Climate Summary for 2011 Shows Climate Change a Continuing Threat to Coral Reefs

by | Feb 8, 2012 | Conservation, Corals, Science | 0 comments

About a week ago, the National Climate Data Center (NCDC) at NOAA released the State of the Climate Summary for 2011.  Now that the year is over, we can look back and see how the state of the climate compares in the context of the entire instrumental record that began circa 1880.

The report is available here:

So how does 2011 stack up? It tied 1997 as the 11th warmest year on record. Or, put another way, the 11th warmest year globally since ~1880. This in itself is not so remarkable with respect to climate change. What is far more alarming is that 2011 was the 35th CONSECUTIVE year that the global annual average temperature was above the average of the 20th century, and every single year in the 21st century falls within the warmest 13 years out of the entire instrumental record!  There was only one year in the entire 20th century that was warmer globally than 2011, and that was 1998 with its catastrophic El Niño.

The Goddard Institute for Space Studies (GISS) analysis places 2011 as the 9th warmest year on record with 9 of the 10 warmest years occurring in the 21st century. Their site provides an excellent overview of the climate extremes that the planet faced in the last year in addition to how various pieces of the global climate system fit together to make 2011 the year that it was:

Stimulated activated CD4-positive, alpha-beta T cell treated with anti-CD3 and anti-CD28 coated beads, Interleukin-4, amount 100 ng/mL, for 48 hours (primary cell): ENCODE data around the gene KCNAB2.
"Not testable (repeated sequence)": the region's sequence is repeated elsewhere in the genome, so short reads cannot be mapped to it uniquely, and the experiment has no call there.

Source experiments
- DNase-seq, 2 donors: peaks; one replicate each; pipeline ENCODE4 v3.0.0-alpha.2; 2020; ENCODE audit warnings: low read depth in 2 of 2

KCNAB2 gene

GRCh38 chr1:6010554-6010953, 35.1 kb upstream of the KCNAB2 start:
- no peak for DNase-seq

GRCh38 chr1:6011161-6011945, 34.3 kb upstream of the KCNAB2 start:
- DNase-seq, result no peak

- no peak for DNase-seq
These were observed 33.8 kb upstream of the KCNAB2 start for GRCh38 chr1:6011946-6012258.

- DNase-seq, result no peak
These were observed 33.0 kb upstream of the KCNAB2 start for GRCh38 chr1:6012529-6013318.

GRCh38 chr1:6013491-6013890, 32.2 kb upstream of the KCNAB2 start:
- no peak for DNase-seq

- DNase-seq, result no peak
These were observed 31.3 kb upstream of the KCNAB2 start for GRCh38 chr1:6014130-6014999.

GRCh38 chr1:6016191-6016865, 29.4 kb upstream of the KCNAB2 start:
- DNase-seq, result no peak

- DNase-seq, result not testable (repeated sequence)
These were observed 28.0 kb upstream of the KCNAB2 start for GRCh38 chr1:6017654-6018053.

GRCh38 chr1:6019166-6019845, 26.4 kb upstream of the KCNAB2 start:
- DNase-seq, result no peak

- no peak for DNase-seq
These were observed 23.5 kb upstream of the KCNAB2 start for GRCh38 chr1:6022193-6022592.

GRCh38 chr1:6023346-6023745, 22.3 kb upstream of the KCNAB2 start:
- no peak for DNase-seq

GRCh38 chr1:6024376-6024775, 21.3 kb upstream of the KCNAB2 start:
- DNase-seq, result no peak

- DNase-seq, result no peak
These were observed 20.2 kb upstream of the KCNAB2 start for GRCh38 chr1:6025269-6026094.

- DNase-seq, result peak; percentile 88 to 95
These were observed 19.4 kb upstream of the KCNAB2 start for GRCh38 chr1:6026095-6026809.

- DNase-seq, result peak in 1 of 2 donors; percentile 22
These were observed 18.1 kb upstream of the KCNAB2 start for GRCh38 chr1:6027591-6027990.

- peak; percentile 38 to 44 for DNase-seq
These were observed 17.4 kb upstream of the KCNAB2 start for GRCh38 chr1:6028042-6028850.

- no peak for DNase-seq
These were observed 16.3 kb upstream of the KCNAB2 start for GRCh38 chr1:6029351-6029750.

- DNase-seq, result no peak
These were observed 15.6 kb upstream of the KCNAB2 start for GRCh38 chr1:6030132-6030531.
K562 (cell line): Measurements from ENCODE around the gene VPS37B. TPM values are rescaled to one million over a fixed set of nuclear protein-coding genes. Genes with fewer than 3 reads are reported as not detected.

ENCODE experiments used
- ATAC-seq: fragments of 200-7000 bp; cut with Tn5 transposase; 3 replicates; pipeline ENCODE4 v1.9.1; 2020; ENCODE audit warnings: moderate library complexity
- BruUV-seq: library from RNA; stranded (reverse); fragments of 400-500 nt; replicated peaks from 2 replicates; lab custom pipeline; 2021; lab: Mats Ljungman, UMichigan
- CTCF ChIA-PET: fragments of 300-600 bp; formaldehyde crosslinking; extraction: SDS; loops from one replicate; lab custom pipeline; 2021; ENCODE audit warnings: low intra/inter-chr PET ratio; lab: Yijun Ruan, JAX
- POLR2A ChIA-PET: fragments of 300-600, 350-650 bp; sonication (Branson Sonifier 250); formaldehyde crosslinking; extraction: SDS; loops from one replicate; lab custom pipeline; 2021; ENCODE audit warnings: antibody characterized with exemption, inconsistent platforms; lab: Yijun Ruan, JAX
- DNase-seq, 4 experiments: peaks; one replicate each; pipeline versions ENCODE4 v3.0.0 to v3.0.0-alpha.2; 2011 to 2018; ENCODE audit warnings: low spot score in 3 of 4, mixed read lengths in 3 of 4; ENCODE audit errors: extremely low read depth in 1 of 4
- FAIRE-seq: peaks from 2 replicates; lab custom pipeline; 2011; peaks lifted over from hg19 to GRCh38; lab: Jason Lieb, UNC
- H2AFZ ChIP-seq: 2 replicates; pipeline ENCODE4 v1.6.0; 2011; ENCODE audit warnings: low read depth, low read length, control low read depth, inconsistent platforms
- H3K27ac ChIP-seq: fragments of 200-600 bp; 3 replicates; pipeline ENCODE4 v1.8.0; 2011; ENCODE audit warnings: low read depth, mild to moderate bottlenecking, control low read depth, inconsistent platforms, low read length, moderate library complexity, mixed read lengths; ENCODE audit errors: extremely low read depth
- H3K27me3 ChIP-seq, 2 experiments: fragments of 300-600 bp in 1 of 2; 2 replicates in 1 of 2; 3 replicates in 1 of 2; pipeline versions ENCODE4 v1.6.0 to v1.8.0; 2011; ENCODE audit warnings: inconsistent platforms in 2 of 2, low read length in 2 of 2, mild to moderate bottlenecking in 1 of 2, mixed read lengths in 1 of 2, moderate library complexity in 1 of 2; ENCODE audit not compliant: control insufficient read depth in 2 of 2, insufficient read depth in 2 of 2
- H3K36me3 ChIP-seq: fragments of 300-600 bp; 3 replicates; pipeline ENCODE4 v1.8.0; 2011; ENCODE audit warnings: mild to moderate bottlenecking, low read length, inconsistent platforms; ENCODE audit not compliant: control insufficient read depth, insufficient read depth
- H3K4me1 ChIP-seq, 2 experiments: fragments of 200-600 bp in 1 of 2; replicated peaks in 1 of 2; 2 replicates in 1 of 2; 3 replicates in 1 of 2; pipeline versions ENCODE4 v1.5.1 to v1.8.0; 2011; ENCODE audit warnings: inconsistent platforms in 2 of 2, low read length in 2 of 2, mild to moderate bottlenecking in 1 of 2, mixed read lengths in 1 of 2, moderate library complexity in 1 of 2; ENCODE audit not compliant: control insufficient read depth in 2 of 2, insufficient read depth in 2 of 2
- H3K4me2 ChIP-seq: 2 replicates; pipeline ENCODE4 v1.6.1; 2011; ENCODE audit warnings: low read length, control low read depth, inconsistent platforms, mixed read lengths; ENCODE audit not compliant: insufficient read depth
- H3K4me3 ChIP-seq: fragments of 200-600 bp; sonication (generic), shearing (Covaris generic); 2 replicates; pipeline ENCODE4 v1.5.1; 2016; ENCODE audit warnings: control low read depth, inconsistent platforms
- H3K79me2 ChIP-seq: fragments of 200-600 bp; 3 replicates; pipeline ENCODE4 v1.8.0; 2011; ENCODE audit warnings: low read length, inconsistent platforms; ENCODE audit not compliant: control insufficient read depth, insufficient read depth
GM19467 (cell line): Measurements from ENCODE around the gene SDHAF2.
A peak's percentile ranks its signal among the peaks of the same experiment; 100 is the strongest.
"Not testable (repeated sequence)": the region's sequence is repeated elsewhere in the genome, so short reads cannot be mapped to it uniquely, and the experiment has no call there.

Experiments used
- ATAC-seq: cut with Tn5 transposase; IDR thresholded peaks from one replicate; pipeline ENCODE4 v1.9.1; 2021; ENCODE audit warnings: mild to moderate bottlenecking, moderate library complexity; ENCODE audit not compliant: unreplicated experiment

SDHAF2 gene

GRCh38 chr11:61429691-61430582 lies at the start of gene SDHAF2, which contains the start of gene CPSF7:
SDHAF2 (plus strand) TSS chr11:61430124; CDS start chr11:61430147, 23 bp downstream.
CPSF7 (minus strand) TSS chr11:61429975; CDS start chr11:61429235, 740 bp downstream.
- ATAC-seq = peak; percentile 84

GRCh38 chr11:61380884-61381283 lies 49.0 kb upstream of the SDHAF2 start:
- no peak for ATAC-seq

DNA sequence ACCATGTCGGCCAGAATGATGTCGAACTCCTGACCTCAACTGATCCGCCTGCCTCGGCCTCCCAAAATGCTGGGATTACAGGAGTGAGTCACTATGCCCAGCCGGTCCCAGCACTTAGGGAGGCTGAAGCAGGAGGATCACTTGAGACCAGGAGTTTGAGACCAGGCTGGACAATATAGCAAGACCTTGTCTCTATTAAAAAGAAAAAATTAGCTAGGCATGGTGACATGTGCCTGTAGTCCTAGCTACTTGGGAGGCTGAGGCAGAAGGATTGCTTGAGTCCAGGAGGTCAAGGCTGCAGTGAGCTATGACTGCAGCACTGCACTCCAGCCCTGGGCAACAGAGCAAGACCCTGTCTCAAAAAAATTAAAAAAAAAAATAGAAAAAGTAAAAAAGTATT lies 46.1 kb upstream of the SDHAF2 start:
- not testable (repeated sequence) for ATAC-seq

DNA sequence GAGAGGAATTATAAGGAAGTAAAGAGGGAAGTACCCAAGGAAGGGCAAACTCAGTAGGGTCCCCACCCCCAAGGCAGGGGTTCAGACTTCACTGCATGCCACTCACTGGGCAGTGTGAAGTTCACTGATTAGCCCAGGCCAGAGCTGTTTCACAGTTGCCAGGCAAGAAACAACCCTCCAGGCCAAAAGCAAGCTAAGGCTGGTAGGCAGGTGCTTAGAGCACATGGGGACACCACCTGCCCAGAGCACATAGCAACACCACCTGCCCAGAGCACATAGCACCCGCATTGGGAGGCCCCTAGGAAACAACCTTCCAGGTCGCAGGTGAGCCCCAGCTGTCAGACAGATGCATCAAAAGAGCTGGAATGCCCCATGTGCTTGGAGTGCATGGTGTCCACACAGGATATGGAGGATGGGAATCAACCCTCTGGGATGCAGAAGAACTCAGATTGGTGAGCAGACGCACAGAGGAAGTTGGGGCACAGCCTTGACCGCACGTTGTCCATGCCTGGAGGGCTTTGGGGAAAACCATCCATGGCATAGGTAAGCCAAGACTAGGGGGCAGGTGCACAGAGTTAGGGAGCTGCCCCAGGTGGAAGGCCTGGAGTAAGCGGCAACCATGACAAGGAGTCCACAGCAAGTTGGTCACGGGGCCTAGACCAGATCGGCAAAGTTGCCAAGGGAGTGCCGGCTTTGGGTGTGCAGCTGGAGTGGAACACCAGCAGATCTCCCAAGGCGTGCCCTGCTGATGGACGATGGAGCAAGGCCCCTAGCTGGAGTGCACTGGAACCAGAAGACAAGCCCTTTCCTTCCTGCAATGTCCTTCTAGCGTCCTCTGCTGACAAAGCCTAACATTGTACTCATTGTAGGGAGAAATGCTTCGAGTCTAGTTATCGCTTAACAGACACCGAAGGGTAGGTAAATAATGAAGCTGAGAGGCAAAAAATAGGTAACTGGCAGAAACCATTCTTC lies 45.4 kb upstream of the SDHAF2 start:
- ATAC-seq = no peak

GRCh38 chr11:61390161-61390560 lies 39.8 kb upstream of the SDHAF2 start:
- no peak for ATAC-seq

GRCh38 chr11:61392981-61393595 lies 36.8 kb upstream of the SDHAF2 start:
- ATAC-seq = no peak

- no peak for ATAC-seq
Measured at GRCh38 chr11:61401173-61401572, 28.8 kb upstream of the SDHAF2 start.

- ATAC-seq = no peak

The figure above from GISS provides spatial context for the temperature anomalies of 2011. Note that the location of many of the warmest sea surface temperature anomalies are in coral reef zones. The Caribbean, the Indian Ocean, and in the Pacific: the coral triangle, and the west Pacific from the Marianas down along the northern coast of Papua New Guinea, through the Solomon Islands and Vanuatu and southeastward to the Fiji, Tonga and Samoa regions. This crystalizes the fact that coral reefs still face a global threat in the form of sea surface temperature warming.

  • Chris Maupin

    Chris Maupin is a research scientist at Texas A&M University, whose primary research interests consist of using the geochemistry of coral skeletons, microfossils and cave deposits to reconstruct climate variability and investigate climate change in the coral-rich regions of World Ocean. His day job ranges from from turning wrenches on mass spectrometers to culturing corals, with fieldwork in incredible places in between.


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